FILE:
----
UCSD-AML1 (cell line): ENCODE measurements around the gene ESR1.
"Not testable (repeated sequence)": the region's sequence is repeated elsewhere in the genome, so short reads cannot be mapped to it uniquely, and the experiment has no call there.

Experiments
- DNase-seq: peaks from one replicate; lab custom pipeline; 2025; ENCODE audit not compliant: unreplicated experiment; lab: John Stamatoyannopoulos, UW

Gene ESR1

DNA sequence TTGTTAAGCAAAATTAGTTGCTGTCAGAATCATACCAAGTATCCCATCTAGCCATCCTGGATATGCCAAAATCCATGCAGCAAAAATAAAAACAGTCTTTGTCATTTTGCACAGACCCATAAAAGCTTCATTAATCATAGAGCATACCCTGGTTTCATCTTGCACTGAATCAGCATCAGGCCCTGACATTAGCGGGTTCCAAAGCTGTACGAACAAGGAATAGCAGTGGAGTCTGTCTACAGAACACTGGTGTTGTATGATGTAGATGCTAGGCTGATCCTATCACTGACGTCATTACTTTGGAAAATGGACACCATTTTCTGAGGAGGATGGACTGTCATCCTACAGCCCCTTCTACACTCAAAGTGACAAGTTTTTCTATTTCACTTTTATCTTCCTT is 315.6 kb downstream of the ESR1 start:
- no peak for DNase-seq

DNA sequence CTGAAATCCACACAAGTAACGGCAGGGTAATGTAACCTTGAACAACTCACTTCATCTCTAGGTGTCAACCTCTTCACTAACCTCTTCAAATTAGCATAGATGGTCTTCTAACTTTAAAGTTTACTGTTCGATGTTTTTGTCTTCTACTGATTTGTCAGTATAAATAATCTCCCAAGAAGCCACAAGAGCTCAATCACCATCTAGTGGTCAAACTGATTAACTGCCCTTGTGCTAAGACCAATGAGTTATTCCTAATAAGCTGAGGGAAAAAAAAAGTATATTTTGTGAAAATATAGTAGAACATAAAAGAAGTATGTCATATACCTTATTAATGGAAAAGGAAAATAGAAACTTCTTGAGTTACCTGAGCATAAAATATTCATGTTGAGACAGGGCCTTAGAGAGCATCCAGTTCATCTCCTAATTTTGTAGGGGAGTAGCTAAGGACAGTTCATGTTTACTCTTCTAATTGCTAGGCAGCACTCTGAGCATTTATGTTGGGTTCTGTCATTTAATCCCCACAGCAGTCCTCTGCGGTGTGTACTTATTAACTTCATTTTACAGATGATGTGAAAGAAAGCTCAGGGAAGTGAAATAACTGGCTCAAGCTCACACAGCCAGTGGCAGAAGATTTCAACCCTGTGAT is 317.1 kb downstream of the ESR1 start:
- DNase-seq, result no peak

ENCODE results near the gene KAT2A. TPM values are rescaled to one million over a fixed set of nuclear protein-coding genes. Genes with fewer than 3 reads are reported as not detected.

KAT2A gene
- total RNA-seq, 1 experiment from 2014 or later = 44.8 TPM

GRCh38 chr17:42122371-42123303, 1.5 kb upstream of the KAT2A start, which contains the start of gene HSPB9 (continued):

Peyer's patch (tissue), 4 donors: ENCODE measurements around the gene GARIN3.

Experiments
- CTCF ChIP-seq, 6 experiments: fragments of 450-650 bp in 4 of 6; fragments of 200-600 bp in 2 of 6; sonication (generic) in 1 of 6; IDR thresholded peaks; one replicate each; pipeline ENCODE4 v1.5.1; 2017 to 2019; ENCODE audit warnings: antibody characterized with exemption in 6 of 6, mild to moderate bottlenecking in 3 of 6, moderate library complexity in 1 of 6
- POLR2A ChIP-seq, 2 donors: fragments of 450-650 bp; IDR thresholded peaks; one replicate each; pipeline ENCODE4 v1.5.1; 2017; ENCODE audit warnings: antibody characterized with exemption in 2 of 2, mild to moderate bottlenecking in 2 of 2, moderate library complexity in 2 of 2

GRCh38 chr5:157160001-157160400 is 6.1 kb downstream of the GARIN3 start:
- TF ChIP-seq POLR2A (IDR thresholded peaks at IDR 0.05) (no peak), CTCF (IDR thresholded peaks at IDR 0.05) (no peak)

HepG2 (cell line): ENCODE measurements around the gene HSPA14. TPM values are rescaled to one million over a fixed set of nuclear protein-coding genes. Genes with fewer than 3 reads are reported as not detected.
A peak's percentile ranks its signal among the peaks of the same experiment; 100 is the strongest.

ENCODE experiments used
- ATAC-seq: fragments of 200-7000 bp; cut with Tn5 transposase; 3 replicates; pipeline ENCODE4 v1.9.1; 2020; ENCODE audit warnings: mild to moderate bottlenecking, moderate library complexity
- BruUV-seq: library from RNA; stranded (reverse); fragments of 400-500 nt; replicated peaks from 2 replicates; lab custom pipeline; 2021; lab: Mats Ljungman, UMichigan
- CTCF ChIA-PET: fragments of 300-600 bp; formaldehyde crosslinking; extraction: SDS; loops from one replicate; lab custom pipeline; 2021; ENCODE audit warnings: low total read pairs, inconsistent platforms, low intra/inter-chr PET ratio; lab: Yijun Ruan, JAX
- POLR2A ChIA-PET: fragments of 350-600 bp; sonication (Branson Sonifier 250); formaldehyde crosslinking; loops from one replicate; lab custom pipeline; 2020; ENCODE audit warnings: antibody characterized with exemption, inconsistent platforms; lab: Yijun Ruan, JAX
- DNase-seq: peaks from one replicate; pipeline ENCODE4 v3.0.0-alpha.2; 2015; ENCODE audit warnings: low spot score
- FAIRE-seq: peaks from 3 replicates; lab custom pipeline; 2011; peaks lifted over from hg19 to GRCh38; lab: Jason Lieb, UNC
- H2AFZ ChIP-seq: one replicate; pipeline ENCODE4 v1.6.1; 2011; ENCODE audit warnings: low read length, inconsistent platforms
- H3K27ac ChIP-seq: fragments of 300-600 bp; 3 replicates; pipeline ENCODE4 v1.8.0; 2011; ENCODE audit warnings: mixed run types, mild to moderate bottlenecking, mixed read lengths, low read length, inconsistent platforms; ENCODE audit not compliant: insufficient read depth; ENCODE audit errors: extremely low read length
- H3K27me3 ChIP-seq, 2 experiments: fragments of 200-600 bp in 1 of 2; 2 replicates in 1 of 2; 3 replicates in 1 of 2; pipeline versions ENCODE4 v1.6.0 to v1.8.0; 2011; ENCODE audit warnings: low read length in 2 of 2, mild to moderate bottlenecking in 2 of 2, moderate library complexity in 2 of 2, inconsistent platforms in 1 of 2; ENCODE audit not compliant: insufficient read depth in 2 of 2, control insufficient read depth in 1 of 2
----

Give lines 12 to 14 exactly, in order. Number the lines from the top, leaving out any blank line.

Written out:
- total RNA-seq, 1 experiment from 2014 or later = 44.8 TPM

GRCh38 chr17:42122371-42123303, 1.5 kb upstream of the KAT2A start, which contains the start of gene HSPB9 (continued):

Peyer's patch (tissue), 4 donors: ENCODE measurements around the gene GARIN3.